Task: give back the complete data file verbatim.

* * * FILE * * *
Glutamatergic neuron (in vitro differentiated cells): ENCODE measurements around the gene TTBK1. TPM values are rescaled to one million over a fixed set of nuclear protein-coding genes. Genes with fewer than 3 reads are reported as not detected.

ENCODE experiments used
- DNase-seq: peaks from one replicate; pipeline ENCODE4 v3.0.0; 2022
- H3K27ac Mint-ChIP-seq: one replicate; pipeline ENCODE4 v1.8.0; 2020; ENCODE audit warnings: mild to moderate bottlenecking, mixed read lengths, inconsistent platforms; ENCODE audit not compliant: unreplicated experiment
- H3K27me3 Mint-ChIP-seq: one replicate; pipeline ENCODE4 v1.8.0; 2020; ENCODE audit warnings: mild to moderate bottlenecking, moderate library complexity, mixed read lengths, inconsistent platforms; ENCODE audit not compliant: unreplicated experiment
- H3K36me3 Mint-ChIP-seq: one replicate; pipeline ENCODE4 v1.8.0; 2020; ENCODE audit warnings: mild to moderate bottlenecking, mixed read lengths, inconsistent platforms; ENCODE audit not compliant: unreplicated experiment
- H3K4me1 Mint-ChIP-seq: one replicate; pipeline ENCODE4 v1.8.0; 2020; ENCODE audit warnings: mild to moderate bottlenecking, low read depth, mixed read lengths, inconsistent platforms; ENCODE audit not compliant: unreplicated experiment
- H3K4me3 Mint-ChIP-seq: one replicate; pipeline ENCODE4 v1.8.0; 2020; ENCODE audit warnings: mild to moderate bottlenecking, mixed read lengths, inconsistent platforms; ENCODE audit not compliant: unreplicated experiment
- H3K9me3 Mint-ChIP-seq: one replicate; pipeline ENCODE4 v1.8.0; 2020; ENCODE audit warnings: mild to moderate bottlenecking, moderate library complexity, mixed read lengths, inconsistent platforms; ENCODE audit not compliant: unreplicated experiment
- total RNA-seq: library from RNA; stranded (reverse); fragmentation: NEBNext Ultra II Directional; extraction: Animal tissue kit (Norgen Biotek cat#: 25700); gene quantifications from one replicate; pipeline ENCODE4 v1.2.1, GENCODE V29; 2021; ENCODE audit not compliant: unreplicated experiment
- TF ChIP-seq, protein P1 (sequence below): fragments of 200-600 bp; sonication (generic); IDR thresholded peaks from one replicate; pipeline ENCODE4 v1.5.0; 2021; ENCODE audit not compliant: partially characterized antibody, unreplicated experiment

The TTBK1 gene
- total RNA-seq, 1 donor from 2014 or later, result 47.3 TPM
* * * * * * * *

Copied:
Glutamatergic neuron (in vitro differentiated cells): ENCODE measurements around the gene TTBK1. TPM values are rescaled to one million over a fixed set of nuclear protein-coding genes. Genes with fewer than 3 reads are reported as not detected.

ENCODE experiments used
- DNase-seq: peaks from one replicate; pipeline ENCODE4 v3.0.0; 2022
- H3K27ac Mint-ChIP-seq: one replicate; pipeline ENCODE4 v1.8.0; 2020; ENCODE audit warnings: mild to moderate bottlenecking, mixed read lengths, inconsistent platforms; ENCODE audit not compliant: unreplicated experiment
- H3K27me3 Mint-ChIP-seq: one replicate; pipeline ENCODE4 v1.8.0; 2020; ENCODE audit warnings: mild to moderate bottlenecking, moderate library complexity, mixed read lengths, inconsistent platforms; ENCODE audit not compliant: unreplicated experiment
- H3K36me3 Mint-ChIP-seq: one replicate; pipeline ENCODE4 v1.8.0; 2020; ENCODE audit warnings: mild to moderate bottlenecking, mixed read lengths, inconsistent platforms; ENCODE audit not compliant: unreplicated experiment
- H3K4me1 Mint-ChIP-seq: one replicate; pipeline ENCODE4 v1.8.0; 2020; ENCODE audit warnings: mild to moderate bottlenecking, low read depth, mixed read lengths, inconsistent platforms; ENCODE audit not compliant: unreplicated experiment
- H3K4me3 Mint-ChIP-seq: one replicate; pipeline ENCODE4 v1.8.0; 2020; ENCODE audit warnings: mild to moderate bottlenecking, mixed read lengths, inconsistent platforms; ENCODE audit not compliant: unreplicated experiment
- H3K9me3 Mint-ChIP-seq: one replicate; pipeline ENCODE4 v1.8.0; 2020; ENCODE audit warnings: mild to moderate bottlenecking, moderate library complexity, mixed read lengths, inconsistent platforms; ENCODE audit not compliant: unreplicated experiment
- total RNA-seq: library from RNA; stranded (reverse); fragmentation: NEBNext Ultra II Directional; extraction: Animal tissue kit (Norgen Biotek cat#: 25700); gene quantifications from one replicate; pipeline ENCODE4 v1.2.1, GENCODE V29; 2021; ENCODE audit not compliant: unreplicated experiment
- TF ChIP-seq, protein P1 (sequence below): fragments of 200-600 bp; sonication (generic); IDR thresholded peaks from one replicate; pipeline ENCODE4 v1.5.0; 2021; ENCODE audit not compliant: partially characterized antibody, unreplicated experiment

The TTBK1 gene
- total RNA-seq, 1 donor from 2014 or later, result 47.3 TPM